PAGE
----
“He’s not a mouse,” Dominique explained. “At least, I don’t think so. He died and was born as someone else.”

“Ask the mice,” the fox suggested, yawning. Its teeth gleamed in the moonlight. “They would know—they get everywhere.”

“I tried. But they are only praying, and—”

The dogs she had forgotten about pounced. The fox shrieked, trying to shake two small dogs that latched onto the scruff of its neck.

“All things die,” Buddha commented.

The pale petals of the stars came out and the moon tilted west. Dominique alternated between burrowing under the snow and running on the surface. She followed the trail of the fox who ate so many of her brethren.

Dominique did not need to sleep; her dream fits were but a distant memory. She wondered if all mice were sleepless, and realized that she had never seen a sleeping mouse. She also wondered whether they spurned Buddha because he only came to those who slept.

As she contemplated, she realized that the smell that was urging her on was growing weaker. She turned her snout back, and caught it again—back where the fox full of mice was being rend to pieces by Buddha’s dogs.

The old mouse told her that it was smell of God, and she turned back to the mouse burrow, to the church. To her horror, she found the burrow desecrated, dug up, and the surviving mice huddled in the ruined passages.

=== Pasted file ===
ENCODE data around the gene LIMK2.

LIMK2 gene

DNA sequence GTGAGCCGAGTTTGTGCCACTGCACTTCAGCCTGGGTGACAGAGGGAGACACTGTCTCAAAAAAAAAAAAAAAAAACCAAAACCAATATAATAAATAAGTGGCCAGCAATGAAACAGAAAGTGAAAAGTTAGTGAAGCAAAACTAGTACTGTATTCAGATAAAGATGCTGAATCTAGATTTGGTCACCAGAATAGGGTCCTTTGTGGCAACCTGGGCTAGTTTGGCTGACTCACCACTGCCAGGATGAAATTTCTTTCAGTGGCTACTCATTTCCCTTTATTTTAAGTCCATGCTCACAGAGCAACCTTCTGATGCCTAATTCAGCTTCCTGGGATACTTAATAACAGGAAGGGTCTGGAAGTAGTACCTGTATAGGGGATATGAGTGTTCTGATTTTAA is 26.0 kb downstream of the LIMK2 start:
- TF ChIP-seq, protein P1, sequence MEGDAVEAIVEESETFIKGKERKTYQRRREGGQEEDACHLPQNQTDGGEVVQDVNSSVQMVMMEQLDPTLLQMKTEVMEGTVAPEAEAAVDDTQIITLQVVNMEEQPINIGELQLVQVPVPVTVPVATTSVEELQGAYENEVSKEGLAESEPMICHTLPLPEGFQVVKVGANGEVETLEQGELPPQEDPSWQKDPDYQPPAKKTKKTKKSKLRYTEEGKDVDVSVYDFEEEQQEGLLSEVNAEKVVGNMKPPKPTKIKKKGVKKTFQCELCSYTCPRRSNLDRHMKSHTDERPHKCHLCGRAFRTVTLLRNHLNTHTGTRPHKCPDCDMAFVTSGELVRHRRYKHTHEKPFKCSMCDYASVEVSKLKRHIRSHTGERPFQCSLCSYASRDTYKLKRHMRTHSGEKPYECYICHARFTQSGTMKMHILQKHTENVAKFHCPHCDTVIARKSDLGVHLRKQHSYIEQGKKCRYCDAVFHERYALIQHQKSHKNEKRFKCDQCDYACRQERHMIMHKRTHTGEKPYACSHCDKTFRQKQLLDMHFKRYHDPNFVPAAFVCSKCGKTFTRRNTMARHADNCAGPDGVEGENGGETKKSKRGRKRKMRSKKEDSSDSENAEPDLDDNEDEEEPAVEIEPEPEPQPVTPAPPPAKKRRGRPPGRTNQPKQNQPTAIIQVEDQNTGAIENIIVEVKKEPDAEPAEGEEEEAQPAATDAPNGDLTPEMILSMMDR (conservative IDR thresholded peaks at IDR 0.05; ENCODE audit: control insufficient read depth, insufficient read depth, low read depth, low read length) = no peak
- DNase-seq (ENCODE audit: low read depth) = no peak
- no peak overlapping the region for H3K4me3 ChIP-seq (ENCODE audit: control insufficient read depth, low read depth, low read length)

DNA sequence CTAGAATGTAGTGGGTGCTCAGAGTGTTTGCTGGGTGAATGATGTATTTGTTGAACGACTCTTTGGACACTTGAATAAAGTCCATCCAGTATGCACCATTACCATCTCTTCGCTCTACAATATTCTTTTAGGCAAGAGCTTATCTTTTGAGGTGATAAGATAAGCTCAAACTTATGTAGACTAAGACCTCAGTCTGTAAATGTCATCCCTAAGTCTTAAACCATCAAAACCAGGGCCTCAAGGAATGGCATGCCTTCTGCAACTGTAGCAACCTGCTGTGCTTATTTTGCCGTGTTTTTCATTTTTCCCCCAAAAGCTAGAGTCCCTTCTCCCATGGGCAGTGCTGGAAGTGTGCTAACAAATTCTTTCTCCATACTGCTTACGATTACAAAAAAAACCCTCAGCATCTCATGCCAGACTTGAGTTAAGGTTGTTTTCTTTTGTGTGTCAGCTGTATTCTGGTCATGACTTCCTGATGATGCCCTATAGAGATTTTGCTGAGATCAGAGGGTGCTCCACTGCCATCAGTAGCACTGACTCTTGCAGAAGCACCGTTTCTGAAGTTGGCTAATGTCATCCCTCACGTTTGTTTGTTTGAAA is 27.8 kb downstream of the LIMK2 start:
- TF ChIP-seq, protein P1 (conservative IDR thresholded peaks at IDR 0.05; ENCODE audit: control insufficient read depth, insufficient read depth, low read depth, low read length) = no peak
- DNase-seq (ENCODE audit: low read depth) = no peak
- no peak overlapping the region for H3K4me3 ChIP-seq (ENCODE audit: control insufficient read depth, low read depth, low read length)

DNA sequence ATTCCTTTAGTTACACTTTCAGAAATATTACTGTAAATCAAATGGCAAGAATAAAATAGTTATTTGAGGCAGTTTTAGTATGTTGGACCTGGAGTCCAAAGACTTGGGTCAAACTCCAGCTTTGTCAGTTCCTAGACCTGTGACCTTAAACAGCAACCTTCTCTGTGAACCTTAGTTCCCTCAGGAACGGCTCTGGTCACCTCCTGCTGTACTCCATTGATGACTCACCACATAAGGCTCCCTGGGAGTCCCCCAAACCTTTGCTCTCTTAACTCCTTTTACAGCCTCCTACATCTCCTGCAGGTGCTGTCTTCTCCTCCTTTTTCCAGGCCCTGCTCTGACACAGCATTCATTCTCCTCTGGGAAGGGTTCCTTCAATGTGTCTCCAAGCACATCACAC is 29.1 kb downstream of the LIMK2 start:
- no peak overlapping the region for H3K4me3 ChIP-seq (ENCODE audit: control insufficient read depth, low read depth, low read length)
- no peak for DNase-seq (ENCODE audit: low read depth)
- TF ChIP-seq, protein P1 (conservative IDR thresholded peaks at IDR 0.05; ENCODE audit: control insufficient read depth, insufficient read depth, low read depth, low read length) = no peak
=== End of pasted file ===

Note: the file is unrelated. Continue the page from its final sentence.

The old mouse priest was among them. He shook and cried. When he saw Dominique, he hissed. “It was all your fault; you brought the fox to our church.”

Dominique shrugged, unsure if she was able to take on a burden of another responsibility. The smell of her dead grandfather was overpowering around her, emanating from all the mice, and especially the old priest. Even her own breath carried the scent of him. “You told me that was the smell of God,” Dominique told the priest. “But where is it coming from?”

The priest still wept. “His flesh was made grain, and this is what we take as our Eucharist. The flesh of God.”

Dominique remembered the taste of the grain sliver on her tongue, and squeaked with frustration. Why did she think an old man would come back as a mouse or a bird? What better destiny was there than to be wheat?

She remembered the golden expanse of the ripe ears of wheat, the singing of women, the even thumping of the threshers. She thought of her grandfather, when he could still leave the house, walking behind the reapers, picking up stray ears fallen to the ground, smelling them, chewing their milky softness with his toothless mouth. And then, she missed home.

She comforted the mice the best she could, telling them of Buddha and his protective dogs, but she never told them that the flesh of the grain was her grandfather’s, that he came back to her in the taste of wheat and the communion of mice.